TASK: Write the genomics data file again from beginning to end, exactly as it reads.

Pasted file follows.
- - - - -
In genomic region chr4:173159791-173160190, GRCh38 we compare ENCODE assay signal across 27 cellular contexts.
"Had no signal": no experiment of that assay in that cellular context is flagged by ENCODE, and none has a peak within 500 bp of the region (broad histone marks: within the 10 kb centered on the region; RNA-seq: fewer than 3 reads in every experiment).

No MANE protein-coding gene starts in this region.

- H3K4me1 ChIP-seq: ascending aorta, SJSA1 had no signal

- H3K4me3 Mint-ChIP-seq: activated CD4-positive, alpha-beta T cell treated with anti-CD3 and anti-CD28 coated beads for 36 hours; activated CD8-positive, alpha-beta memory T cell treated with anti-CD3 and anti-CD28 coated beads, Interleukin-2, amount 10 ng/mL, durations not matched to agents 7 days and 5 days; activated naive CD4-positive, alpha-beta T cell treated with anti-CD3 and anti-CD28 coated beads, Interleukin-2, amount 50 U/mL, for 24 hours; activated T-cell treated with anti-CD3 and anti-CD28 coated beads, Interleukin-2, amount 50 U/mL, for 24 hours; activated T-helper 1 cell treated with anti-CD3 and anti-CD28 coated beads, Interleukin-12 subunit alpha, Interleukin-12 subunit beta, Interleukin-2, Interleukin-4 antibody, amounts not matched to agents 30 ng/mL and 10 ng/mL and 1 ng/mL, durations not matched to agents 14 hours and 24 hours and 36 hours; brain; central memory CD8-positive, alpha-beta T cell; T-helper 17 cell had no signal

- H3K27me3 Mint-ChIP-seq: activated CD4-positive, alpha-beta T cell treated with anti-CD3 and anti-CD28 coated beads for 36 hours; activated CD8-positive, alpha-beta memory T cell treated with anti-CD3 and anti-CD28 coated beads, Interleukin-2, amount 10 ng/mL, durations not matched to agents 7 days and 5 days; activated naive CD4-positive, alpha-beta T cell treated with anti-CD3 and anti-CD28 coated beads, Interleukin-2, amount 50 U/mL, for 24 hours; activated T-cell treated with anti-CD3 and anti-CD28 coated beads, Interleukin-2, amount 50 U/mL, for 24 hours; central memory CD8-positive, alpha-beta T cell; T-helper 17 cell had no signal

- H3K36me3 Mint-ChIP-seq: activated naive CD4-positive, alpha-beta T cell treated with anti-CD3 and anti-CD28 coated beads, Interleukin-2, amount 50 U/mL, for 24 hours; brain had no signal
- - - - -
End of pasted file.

In genomic region chr4:173159791-173160190, GRCh38 we compare ENCODE assay signal across 27 cellular contexts.
"Had no signal": no experiment of that assay in that cellular context is flagged by ENCODE, and none has a peak within 500 bp of the region (broad histone marks: within the 10 kb centered on the region; RNA-seq: fewer than 3 reads in every experiment).

No MANE protein-coding gene starts in this region.

- H3K4me1 ChIP-seq: ascending aorta, SJSA1 had no signal

- H3K4me3 Mint-ChIP-seq: activated CD4-positive, alpha-beta T cell treated with anti-CD3 and anti-CD28 coated beads for 36 hours; activated CD8-positive, alpha-beta memory T cell treated with anti-CD3 and anti-CD28 coated beads, Interleukin-2, amount 10 ng/mL, durations not matched to agents 7 days and 5 days; activated naive CD4-positive, alpha-beta T cell treated with anti-CD3 and anti-CD28 coated beads, Interleukin-2, amount 50 U/mL, for 24 hours; activated T-cell treated with anti-CD3 and anti-CD28 coated beads, Interleukin-2, amount 50 U/mL, for 24 hours; activated T-helper 1 cell treated with anti-CD3 and anti-CD28 coated beads, Interleukin-12 subunit alpha, Interleukin-12 subunit beta, Interleukin-2, Interleukin-4 antibody, amounts not matched to agents 30 ng/mL and 10 ng/mL and 1 ng/mL, durations not matched to agents 14 hours and 24 hours and 36 hours; brain; central memory CD8-positive, alpha-beta T cell; T-helper 17 cell had no signal

- H3K27me3 Mint-ChIP-seq: activated CD4-positive, alpha-beta T cell treated with anti-CD3 and anti-CD28 coated beads for 36 hours; activated CD8-positive, alpha-beta memory T cell treated with anti-CD3 and anti-CD28 coated beads, Interleukin-2, amount 10 ng/mL, durations not matched to agents 7 days and 5 days; activated naive CD4-positive, alpha-beta T cell treated with anti-CD3 and anti-CD28 coated beads, Interleukin-2, amount 50 U/mL, for 24 hours; activated T-cell treated with anti-CD3 and anti-CD28 coated beads, Interleukin-2, amount 50 U/mL, for 24 hours; central memory CD8-positive, alpha-beta T cell; T-helper 17 cell had no signal

- H3K36me3 Mint-ChIP-seq: activated naive CD4-positive, alpha-beta T cell treated with anti-CD3 and anti-CD28 coated beads, Interleukin-2, amount 50 U/mL, for 24 hours; brain had no signal